Description : This challenging and provocative book reimagines the justification, substance, process, and study of education in open, pluralistic, liberal democratic societies. Hanan Alexander argues that educators need to enable students to embark on a quest for intelligent spirituality, while paying heed to a pedagogy of difference. Through close analysis of the work of such thinkers as William James, Charles Taylor, Elliot Eisner, Michael Oakeshott, Isaiah Berlin, Martin Buber, Michael Apple and Terrence McLaughlin, Reimagining Liberal Education offers an account of school curriculum and moral and religious instruction that throws new light on the possibilities of a nuanced, rounded education for citizenship. Divided into three parts – Transcendental Pragmatism in Educational Research, Pedagogy of Difference and the Other Face of Liberalism, and Intelligent Spirituality in the Curriculum, this is a thrilling work of philosophy that builds upon the author's award-winning text Reclaiming Goodness: Education and the Spiritual Quest.
Description : Comparative research on higher education in developing and transitional countries is often focused on such issues as access, finance, student mobility and the impact of globalization, but there has been little attention to curriculum and the forces that shape it. Confronting Challenges to the Liberal Arts Curriculum fills an important gap in the literature by examining the context, content, challenges, and successes of implementing liberal arts coursework within undergraduate curriculum. In order to fully understand the place of liberal education in each location, chapter authors have employed a wide lens to investigate the influences upon curricular content in China, India, Mexico, Pakistan, Poland, Russia, South Africa, and Turkey. Thus, this volume explores how curricular content is decided, how educational programs are being structured, and whether countries are viewing higher education as more than just the preparation of students for specialized knowledge. By providing detailed case studies of these countries at crucial transition points in their higher education systems, each chapter outlines the state of higher education system and the government’s role, the impact of imported models, the presence of a liberal education, the curricular formation, and best examples of successful programs. Ultimately, this volume depicts how global influences have come to rest in developing countries and how market forces far removed from faculty and students have shaped the undergraduate curriculum. This valuable book is of interest to scholars and researchers in Higher Education as well as practitioners working to foster student and faculty exchange and raise awareness of curricular issues.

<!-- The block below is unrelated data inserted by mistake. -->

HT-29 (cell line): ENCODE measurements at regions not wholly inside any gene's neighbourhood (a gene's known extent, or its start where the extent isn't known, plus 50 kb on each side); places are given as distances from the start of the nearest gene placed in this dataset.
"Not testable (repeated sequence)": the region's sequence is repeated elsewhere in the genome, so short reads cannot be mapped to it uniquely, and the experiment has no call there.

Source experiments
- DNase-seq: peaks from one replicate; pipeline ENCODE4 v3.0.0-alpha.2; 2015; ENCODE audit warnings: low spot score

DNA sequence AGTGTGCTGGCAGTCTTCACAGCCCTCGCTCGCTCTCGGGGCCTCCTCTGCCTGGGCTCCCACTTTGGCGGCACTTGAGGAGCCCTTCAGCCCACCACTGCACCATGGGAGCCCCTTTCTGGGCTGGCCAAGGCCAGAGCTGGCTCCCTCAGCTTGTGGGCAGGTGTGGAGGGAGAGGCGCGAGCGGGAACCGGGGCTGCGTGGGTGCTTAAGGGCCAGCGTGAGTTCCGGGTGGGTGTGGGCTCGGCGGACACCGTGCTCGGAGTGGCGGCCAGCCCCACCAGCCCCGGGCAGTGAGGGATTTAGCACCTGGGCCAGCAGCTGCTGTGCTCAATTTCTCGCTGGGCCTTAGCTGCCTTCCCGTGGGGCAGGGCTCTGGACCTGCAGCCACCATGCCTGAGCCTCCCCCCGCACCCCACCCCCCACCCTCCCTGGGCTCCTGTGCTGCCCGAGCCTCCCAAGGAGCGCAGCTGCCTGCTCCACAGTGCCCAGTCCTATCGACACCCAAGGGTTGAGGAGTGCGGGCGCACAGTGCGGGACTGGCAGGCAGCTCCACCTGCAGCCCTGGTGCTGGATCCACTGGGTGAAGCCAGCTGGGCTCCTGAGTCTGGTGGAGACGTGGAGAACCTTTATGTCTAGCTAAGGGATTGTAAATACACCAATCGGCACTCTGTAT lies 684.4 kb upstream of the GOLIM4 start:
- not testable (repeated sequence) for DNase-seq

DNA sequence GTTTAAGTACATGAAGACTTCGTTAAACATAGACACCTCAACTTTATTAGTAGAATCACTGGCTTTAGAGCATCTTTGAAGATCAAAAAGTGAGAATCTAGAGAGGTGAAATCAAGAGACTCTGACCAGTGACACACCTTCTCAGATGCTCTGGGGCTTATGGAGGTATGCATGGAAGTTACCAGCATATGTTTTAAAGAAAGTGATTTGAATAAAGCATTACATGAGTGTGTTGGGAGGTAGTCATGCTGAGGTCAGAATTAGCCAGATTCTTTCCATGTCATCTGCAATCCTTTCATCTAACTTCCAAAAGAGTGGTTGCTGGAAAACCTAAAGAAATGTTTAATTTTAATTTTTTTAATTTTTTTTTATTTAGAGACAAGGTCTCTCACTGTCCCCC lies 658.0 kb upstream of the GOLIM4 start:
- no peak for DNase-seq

Description : Clinical Legal Education (CLE) can be defined in broad terms as the study of law through real, or simulated, casework. It enables students to experience the law in action and to reflect on those experiences. CLE offers an alternative learning experience to the traditional lecture/seminar method and allows participants to take the study of law beyond the lecture theatre and library. CLE has been a part of English law schools for several decades and is becoming an increasingly popular component of a number of programmes. It is also well established in North America, Australia and many other countries around the globe. In some law schools, CLE is credit-bearing; in others, it is an extracurricular activity. Some CLE schemes focus on social-welfare law, whilst others are commercially orientated. A number are run in conjunction with third-sector organisations and many are supported by private practice law firms. This edited collection brings together academics, lawyers, third-sector organisations and students to discuss the present experience and potential of CLE. As such, it will be of interest to a wide and diverse audience, both within and outside the UK.
Description : Elliot Eisner has spent the last forty years researching, thinking and writing about some of the enduring issues in arts education, curriculum studies and qualitative research. He has compiled a career-long collection of his finest work including extracts from books, key articles, salient research findings and major theoretical contributions and brought them together in a single volume. Starting with a specially written introduction, which gives an overview of Eisner’s career and contextualises his selection, the chapters cover a wide range of issues including: * children and art * the use of educational connoisseurship * aesthetic modes of knowing * absolutism and relativism in curriculum theory * education reform and the ecology of schooling * the future of education research.